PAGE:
Simple Isnít The Answer
My high-school American history teacher was one of the best educators I ever had. He didn't mess around – he treated us tenth-graders like mature adults. He simply assumed that we were keeping up with the reading, and if someone didn't, he wasn't going to slow down the class for his benefit.
We learned to adapt quickly. As a result, we covered the entire story of the nation in two semesters – and had a week to spare at the end to discuss the upcoming electoral battle between Jimmy Carter and Ronald Reagan.
My teacher didn't tip his hand as to whom he favored, but in his final lecture of the year, he left us with a warning that has always stayed with me: "Beware of leaders who try to provide simple solutions to complex problems." He cited Hitler as an example – "the way to solve Germany's economic problems is by getting rid of the Jews." And he told us to look out for that kind of rhetoric in our own political races – both locally and nationally.
Sure enough, that kind of empty, simple-solution rhetoric was all over the place once you learned to recognize it. And we still see it today. Actually, we see it now more than ever. How do we solve the immigration problem? Build a fence! How do we deal with gas prices? Why, drill more, or course! Why is the economy so bad? Because we haven't gotten rid of the estate tax yet, silly! How can you tell if a politician is patriotic? By the flag lapel pins he wears. Duh!
Unfortunately, in the real world, complex problems do not lend themselves to simple solutions. And our attraction to quick-fix, short-term, feel-good "solutions" to overarching national and international problems has damaged our nation in countless ways.
So, when it becomes obvious that one-dimensional, small-minded approaches to solving problems aren't working, it's next to impossible to do anything about it because there are a lot of egos invested in maintaining the illusion that the simple solution is functioning as advertised.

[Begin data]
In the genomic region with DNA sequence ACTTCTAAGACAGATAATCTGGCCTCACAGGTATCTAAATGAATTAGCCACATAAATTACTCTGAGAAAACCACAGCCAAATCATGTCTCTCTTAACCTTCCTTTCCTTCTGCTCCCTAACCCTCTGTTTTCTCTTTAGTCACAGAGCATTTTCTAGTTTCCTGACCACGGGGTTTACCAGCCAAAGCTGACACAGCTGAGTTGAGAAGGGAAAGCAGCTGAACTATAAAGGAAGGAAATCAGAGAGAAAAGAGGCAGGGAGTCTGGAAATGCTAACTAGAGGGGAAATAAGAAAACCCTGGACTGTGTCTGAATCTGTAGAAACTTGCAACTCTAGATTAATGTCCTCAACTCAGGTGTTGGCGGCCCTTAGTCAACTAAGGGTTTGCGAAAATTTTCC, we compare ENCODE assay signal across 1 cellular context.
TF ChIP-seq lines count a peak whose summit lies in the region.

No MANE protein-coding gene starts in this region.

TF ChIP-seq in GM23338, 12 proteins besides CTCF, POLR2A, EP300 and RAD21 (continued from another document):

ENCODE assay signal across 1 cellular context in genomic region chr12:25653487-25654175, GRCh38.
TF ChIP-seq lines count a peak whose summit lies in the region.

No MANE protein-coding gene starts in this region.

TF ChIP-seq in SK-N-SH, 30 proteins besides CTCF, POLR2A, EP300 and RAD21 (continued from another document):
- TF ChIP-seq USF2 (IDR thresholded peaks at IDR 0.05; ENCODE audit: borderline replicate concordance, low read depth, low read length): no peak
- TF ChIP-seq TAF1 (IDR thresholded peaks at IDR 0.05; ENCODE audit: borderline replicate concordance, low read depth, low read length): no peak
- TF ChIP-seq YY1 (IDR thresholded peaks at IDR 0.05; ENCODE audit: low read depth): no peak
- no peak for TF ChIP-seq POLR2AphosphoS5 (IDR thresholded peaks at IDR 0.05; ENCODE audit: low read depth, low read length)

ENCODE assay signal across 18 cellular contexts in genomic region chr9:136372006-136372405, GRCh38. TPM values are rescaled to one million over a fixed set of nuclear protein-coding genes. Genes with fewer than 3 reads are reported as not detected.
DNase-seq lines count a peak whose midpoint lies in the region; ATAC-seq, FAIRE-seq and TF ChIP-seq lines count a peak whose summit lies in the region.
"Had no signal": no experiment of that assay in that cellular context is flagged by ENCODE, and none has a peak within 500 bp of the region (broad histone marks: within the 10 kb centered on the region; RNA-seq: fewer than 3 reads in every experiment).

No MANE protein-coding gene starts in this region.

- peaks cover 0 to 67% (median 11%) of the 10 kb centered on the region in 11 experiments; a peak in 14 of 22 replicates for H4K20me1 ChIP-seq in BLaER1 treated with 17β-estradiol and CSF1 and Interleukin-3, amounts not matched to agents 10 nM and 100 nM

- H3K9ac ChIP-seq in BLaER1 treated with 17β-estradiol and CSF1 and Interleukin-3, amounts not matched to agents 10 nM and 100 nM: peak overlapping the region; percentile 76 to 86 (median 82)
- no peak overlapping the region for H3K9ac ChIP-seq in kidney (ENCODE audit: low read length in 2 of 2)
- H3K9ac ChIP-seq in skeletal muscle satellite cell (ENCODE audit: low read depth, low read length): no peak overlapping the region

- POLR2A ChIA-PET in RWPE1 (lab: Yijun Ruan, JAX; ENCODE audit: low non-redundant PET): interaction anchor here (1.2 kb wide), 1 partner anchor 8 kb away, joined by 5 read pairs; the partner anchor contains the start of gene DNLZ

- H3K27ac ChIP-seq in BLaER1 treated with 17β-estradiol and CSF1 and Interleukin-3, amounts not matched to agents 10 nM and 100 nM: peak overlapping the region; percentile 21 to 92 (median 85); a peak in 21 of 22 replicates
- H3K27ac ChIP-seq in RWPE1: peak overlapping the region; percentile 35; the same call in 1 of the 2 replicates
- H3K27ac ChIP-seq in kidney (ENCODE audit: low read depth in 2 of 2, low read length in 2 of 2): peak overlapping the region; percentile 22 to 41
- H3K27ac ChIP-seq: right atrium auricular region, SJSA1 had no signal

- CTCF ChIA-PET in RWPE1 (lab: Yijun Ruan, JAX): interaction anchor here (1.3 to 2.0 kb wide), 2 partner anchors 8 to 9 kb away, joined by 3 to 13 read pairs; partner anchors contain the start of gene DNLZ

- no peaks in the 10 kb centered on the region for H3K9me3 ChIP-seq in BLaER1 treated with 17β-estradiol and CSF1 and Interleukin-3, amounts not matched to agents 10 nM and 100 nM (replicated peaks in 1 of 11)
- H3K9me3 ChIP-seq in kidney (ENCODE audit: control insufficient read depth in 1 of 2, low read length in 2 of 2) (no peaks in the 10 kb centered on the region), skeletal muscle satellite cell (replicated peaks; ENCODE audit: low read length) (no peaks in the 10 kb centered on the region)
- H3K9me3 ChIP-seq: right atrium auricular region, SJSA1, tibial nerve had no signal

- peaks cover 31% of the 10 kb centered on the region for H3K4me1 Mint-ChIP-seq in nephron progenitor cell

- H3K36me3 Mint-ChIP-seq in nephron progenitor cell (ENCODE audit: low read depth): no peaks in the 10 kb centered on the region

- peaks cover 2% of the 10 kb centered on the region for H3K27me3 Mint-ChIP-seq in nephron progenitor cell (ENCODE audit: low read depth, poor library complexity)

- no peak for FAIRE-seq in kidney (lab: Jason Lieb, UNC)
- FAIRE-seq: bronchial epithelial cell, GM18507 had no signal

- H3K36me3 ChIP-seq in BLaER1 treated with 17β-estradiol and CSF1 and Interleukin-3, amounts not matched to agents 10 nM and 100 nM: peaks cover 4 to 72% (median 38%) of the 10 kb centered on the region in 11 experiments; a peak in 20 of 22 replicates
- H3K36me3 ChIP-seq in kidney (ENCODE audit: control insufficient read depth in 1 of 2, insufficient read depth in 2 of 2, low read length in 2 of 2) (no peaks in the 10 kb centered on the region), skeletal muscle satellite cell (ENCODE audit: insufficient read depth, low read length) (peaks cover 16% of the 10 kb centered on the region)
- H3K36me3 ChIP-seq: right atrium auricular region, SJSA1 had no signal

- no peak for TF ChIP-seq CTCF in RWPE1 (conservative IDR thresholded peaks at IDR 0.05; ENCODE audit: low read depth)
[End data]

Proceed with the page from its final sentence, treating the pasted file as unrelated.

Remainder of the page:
To pick a relatively trivial but extremely revealing example, consider the current controversy over the ;proposal to lower Maryland’s drinking age to 18, where it had been for many years before it became the current 21.
The drinking age was raised in 1984 during a wave of Reagan-era authoritarianism. Eighteen-year-olds are perceived to be drinking too much? Simple solution – make it illegal! Problem solved!
As an aside, alleged states-rights champion Ronald Reagan coerced states into raising their drinking ages by threatening to withhold federal highway money. Republican hypocrisy? Shocking, I know.
So, we wound up with the absurd situation in which an 18-year-old is deemed mature enough to be sent off to kill and die in war, but is not mature enough to enjoy a little wine with his meal. And making it illegal for an 18-year-old to drink did little to reduce the problem of teenage alcohol abuse.
It more frequently drove the problem underground, adding an extra layer of difficulty to get help for those young people who have a problem with alcohol. Who's going to seek out help for an addiction when it involves potentially getting arrested?
The same applies to harder drugs, by the way. However, our media culture doesn't currently allow us to talk about that. So we're stuck with the simple solution of the "war on drugs" that has accomplished zilch in actually reducing drug abuse, but has been enormously successful in populating our prisons with otherwise productive citizens. But that's a whole different story in and of itself.
As tempting as it might be to try to solve our problems just by passing laws against them, and then washing our hands and walking away, it's not always, or perhaps even not usually, the wisest course of action. Unfortunately, our political discourse has become so dumbed down in the age of talk radio that seductively simple solutions remain wildly popular – even well after it's been proven that they don't work.
Which is, in a nutshell, why Republicans, after eight years of trashing the country and the Constitution, need to be banished to the margins of American political life for a generation or two. Their simple solutions have been a disaster for America – and we can't afford to give them any more opportunities to continue.
We have one candidate, John McCain, who rattles off dopey, simplistic sound bites, and another one, Barack Obama, who offers thoughtful, nuanced approaches to our problems.
We've done it McCain's way long enough. It's time to move away from the simple solution.